Microsoft hopes to rebuild trust with Windows 7
The software maker tells hardware and software makers that it plans to keep its commitments in terms of features and timing, something that didn't happen with Windows Vista.
LOS ANGELES--One of the biggest problems with Windows Vista had nothing to do with the software Microsoft shipped.
It was all of the things Microsoft didn't ship. In the years leading up to Vista's release in November 2006, Microsoft changed course several times, leading to wasted time and energy for hardware and software makers that had made bets on features or timing that later were changed.
In a speech to hardware makers attending the Windows Hardware Engineering Conference (WinHEC), Microsoft's Jon DeVaan said that the company is aiming to rebuild trust that Microsoft will deliver products with the promised features and at the promised time.
And Microsoft is also hoping that most partners won't have a lot of work to get ready for Windows 7. "We have the tenet that if something works in Vista it really should work in Windows 7," said DeVaan, senior vice president of Microsoft's Windows core operating system division.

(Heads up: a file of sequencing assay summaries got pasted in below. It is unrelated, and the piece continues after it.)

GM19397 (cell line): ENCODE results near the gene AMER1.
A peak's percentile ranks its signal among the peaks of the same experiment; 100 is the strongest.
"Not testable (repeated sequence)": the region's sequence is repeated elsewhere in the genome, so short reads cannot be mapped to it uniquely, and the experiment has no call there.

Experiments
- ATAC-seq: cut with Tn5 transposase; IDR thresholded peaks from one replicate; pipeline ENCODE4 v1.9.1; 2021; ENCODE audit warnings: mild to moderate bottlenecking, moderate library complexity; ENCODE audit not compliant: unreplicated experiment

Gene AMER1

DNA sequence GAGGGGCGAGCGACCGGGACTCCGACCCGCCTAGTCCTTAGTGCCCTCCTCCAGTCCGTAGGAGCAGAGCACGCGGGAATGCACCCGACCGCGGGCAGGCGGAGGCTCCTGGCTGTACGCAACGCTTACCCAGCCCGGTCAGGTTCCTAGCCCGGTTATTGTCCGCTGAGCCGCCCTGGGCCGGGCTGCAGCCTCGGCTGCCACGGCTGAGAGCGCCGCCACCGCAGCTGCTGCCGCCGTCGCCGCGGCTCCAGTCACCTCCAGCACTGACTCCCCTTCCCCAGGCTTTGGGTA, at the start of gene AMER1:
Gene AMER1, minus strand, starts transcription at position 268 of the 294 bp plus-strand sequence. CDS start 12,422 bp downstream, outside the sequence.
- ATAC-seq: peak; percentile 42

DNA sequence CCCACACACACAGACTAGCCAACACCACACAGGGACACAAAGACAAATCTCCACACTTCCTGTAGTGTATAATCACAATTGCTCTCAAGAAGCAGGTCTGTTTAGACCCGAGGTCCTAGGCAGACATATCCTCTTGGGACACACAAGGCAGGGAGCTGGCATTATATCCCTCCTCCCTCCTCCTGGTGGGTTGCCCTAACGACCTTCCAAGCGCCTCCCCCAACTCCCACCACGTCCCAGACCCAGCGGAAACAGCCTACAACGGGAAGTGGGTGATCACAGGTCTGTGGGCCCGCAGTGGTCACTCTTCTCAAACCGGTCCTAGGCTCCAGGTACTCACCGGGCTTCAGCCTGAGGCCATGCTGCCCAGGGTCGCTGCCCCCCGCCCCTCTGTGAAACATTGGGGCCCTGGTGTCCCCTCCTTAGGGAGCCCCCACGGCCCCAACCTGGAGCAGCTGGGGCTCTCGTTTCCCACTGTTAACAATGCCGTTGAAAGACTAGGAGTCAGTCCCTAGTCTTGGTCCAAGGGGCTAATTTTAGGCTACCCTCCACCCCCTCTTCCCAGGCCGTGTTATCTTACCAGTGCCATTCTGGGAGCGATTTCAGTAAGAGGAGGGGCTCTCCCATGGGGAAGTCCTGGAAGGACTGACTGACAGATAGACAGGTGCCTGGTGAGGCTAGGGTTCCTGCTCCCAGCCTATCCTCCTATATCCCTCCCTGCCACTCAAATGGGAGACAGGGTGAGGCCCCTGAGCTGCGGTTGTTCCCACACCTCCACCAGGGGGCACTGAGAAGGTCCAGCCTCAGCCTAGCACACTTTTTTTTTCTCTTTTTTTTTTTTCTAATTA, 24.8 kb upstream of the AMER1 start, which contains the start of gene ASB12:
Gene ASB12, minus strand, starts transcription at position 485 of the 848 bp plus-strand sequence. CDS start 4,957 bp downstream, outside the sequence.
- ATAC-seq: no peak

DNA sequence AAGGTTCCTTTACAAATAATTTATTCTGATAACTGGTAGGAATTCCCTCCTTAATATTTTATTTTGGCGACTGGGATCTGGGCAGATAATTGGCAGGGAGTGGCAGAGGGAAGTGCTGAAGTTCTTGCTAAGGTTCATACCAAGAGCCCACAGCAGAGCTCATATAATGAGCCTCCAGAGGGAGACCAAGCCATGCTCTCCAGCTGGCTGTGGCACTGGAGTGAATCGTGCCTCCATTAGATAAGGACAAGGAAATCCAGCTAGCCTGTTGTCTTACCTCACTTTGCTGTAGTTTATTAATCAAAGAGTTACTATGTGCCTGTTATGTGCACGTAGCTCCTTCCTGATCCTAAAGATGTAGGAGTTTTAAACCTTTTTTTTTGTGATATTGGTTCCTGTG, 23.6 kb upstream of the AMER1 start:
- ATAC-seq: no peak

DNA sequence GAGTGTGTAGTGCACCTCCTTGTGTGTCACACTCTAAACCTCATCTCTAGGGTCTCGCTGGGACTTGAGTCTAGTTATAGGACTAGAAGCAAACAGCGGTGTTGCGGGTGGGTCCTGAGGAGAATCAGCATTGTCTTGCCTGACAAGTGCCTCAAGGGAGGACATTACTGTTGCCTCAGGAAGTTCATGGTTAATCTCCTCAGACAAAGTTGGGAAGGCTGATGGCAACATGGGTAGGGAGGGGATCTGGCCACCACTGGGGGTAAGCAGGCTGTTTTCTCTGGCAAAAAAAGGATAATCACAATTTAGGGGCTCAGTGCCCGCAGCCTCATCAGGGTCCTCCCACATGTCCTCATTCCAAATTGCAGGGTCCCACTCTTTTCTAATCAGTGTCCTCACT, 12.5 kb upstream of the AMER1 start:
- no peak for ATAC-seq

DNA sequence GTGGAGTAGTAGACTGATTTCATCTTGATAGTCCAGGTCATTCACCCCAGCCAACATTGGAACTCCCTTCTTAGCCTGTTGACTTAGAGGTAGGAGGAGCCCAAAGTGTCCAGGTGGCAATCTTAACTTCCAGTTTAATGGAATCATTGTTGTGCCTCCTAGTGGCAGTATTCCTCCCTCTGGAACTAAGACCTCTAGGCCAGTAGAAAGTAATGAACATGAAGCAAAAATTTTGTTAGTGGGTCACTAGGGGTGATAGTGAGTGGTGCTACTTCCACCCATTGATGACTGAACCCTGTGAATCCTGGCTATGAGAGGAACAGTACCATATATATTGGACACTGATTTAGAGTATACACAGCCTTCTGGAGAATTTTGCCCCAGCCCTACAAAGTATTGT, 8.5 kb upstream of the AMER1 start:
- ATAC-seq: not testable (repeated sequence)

The company is hoping to improve some things from Vista, particularly start-up times as well as performance when managing a lot of open windows.
Battery life is another area where Microsoft hopes software improvements will make a meaningful difference. The company said that in some cases it is getting up to an extra hour of DVD playback and at a minimum, the same PC should get 20 more minutes of time in 7 than the same system would get in Vista.
That's the difference between a cliffhanger and getting to finish your movie, one of the Microsoft workers said during a demo onstage.